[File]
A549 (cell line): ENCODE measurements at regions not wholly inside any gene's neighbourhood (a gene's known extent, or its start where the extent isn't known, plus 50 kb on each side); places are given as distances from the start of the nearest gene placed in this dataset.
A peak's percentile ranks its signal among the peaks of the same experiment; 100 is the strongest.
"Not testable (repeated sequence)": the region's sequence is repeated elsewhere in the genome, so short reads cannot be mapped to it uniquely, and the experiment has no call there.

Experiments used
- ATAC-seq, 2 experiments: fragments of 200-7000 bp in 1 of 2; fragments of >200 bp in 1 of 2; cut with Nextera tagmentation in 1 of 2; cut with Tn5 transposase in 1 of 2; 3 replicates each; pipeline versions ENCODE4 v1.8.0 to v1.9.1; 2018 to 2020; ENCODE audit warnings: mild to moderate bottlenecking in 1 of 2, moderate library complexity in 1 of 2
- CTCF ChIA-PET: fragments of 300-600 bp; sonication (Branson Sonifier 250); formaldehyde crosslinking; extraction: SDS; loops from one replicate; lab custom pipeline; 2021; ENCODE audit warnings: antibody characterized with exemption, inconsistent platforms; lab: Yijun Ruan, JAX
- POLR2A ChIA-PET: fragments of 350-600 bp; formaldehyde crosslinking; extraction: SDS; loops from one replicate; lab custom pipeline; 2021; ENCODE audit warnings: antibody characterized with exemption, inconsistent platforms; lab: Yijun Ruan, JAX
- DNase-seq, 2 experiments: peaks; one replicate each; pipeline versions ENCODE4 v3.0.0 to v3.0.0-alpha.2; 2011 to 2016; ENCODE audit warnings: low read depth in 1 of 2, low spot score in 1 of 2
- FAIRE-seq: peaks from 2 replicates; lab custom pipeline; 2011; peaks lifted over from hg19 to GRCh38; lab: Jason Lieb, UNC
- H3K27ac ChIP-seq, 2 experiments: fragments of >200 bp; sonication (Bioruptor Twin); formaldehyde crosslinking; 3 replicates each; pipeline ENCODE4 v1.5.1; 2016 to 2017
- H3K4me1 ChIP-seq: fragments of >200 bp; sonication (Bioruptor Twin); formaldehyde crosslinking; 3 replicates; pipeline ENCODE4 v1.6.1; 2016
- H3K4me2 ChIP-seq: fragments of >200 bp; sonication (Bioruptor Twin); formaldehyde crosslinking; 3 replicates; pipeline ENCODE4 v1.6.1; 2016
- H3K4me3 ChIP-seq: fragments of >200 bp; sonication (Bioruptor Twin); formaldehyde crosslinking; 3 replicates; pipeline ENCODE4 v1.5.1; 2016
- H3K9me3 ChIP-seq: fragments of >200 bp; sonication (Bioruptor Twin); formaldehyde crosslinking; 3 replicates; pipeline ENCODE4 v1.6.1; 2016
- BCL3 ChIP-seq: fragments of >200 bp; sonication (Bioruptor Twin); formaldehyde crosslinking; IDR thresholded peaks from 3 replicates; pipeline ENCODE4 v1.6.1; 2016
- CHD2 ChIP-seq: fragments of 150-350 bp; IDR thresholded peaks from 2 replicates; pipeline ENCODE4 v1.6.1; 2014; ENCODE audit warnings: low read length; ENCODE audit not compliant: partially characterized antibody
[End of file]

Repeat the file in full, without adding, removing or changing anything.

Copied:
A549 (cell line): ENCODE measurements at regions not wholly inside any gene's neighbourhood (a gene's known extent, or its start where the extent isn't known, plus 50 kb on each side); places are given as distances from the start of the nearest gene placed in this dataset.
A peak's percentile ranks its signal among the peaks of the same experiment; 100 is the strongest.
"Not testable (repeated sequence)": the region's sequence is repeated elsewhere in the genome, so short reads cannot be mapped to it uniquely, and the experiment has no call there.

Experiments used
- ATAC-seq, 2 experiments: fragments of 200-7000 bp in 1 of 2; fragments of >200 bp in 1 of 2; cut with Nextera tagmentation in 1 of 2; cut with Tn5 transposase in 1 of 2; 3 replicates each; pipeline versions ENCODE4 v1.8.0 to v1.9.1; 2018 to 2020; ENCODE audit warnings: mild to moderate bottlenecking in 1 of 2, moderate library complexity in 1 of 2
- CTCF ChIA-PET: fragments of 300-600 bp; sonication (Branson Sonifier 250); formaldehyde crosslinking; extraction: SDS; loops from one replicate; lab custom pipeline; 2021; ENCODE audit warnings: antibody characterized with exemption, inconsistent platforms; lab: Yijun Ruan, JAX
- POLR2A ChIA-PET: fragments of 350-600 bp; formaldehyde crosslinking; extraction: SDS; loops from one replicate; lab custom pipeline; 2021; ENCODE audit warnings: antibody characterized with exemption, inconsistent platforms; lab: Yijun Ruan, JAX
- DNase-seq, 2 experiments: peaks; one replicate each; pipeline versions ENCODE4 v3.0.0 to v3.0.0-alpha.2; 2011 to 2016; ENCODE audit warnings: low read depth in 1 of 2, low spot score in 1 of 2
- FAIRE-seq: peaks from 2 replicates; lab custom pipeline; 2011; peaks lifted over from hg19 to GRCh38; lab: Jason Lieb, UNC
- H3K27ac ChIP-seq, 2 experiments: fragments of >200 bp; sonication (Bioruptor Twin); formaldehyde crosslinking; 3 replicates each; pipeline ENCODE4 v1.5.1; 2016 to 2017
- H3K4me1 ChIP-seq: fragments of >200 bp; sonication (Bioruptor Twin); formaldehyde crosslinking; 3 replicates; pipeline ENCODE4 v1.6.1; 2016
- H3K4me2 ChIP-seq: fragments of >200 bp; sonication (Bioruptor Twin); formaldehyde crosslinking; 3 replicates; pipeline ENCODE4 v1.6.1; 2016
- H3K4me3 ChIP-seq: fragments of >200 bp; sonication (Bioruptor Twin); formaldehyde crosslinking; 3 replicates; pipeline ENCODE4 v1.5.1; 2016
- H3K9me3 ChIP-seq: fragments of >200 bp; sonication (Bioruptor Twin); formaldehyde crosslinking; 3 replicates; pipeline ENCODE4 v1.6.1; 2016
- BCL3 ChIP-seq: fragments of >200 bp; sonication (Bioruptor Twin); formaldehyde crosslinking; IDR thresholded peaks from 3 replicates; pipeline ENCODE4 v1.6.1; 2016
- CHD2 ChIP-seq: fragments of 150-350 bp; IDR thresholded peaks from 2 replicates; pipeline ENCODE4 v1.6.1; 2014; ENCODE audit warnings: low read length; ENCODE audit not compliant: partially characterized antibody